What rights does an only child have to their father’s possessions?

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What rights does an only child have to their father’s possessions?

My son’s father died 3 weeks ago. My son was his only child. My son’s father lived with his dad who wants to either sell or trash all of my son’s father’s belongings. Can I stop him so that I can keep it all for our son? My son’s grandfather wants to pocket the money for himself which is fine with me since I only want the clothes, hats, bible, pictures, etc. There is a car that my son’s father bought less than 2 years ago but he put it in his dad’s name for insurance purposes. Can I do anything about that for my son?

Asked on June 19, 2011 under Estate Planning, Kentucky

Answers:

SJZ, Member, New York Bar / FreeAdvice Contributing Attorney

Answered 9 years ago | Contributor

If there was a will, then the belongings of the decedent will pass according to that will; i.e. your son's father's belongings go to whomever was specified to get them in the will. If there was no will, then the belongings or property will pass by intestate succession, which is the rules for when there is no will. It appears that in Kentucky, that means the property would go to any surviving children, and only if there are no children, to a parent. There are some problems for you son, however:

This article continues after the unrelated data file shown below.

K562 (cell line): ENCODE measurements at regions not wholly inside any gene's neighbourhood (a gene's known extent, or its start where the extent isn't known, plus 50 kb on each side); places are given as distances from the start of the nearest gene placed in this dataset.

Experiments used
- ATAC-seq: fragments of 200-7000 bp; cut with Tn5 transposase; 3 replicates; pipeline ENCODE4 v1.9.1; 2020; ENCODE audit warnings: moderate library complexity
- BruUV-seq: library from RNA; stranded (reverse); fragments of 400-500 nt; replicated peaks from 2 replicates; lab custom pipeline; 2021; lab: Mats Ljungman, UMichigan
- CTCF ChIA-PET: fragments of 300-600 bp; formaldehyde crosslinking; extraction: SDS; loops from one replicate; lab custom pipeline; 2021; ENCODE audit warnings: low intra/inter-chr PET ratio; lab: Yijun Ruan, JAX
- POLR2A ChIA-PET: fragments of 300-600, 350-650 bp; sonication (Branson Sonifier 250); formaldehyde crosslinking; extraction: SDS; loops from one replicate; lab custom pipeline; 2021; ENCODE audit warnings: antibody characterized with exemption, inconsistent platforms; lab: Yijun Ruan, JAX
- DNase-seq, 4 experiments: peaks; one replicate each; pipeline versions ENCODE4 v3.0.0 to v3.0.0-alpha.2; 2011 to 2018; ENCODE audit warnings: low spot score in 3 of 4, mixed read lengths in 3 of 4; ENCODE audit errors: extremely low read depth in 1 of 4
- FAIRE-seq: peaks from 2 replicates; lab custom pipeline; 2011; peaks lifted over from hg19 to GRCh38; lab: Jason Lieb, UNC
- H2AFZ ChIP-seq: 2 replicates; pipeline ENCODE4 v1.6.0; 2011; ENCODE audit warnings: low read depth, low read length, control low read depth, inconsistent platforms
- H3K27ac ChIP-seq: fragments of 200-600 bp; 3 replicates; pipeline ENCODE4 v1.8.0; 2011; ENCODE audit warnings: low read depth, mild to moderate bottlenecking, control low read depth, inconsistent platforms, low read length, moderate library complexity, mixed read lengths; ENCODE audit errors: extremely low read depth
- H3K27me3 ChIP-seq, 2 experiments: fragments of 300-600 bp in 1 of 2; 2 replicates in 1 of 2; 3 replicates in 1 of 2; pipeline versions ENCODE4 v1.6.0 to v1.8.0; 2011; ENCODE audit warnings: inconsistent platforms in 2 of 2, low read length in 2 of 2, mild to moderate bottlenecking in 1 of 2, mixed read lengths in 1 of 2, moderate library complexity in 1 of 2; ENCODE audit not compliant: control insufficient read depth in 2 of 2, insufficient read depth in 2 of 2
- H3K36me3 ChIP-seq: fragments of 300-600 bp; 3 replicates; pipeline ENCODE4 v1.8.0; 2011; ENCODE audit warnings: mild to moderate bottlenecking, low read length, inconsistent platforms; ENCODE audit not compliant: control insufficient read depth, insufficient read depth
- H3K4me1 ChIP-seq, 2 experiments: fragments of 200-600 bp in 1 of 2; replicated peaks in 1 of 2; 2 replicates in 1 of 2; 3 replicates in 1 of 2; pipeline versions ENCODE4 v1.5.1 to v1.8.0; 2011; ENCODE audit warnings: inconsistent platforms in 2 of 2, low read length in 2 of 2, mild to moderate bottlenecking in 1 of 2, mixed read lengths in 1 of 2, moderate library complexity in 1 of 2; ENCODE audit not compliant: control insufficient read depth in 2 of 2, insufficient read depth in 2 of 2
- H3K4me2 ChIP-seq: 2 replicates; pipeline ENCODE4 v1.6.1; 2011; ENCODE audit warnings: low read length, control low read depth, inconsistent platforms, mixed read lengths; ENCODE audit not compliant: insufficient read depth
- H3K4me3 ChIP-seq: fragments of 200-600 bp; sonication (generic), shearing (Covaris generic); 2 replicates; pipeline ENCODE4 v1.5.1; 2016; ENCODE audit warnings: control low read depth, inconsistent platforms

1) First, to assert his claim, he'd have to bring a legal action, which may not be worthwhile.

2) Anything belonging to his grandfather, the grandfather may keep--it's not part of your son's fathers' estate. From what you write, it appeas the grandfather could show he's the owner of the car (or rather: since he's on the title, it would be *very* difficult and potentially costly to show he's not); there may be other belongings (furniture, for example; since it was the grandfather's home, the presumption will be that furniture there belongs to him unless proven otherwise) that he can claim, too.

Therefore, it may not be worthwhile trying to establish a claim on behalf of your son.


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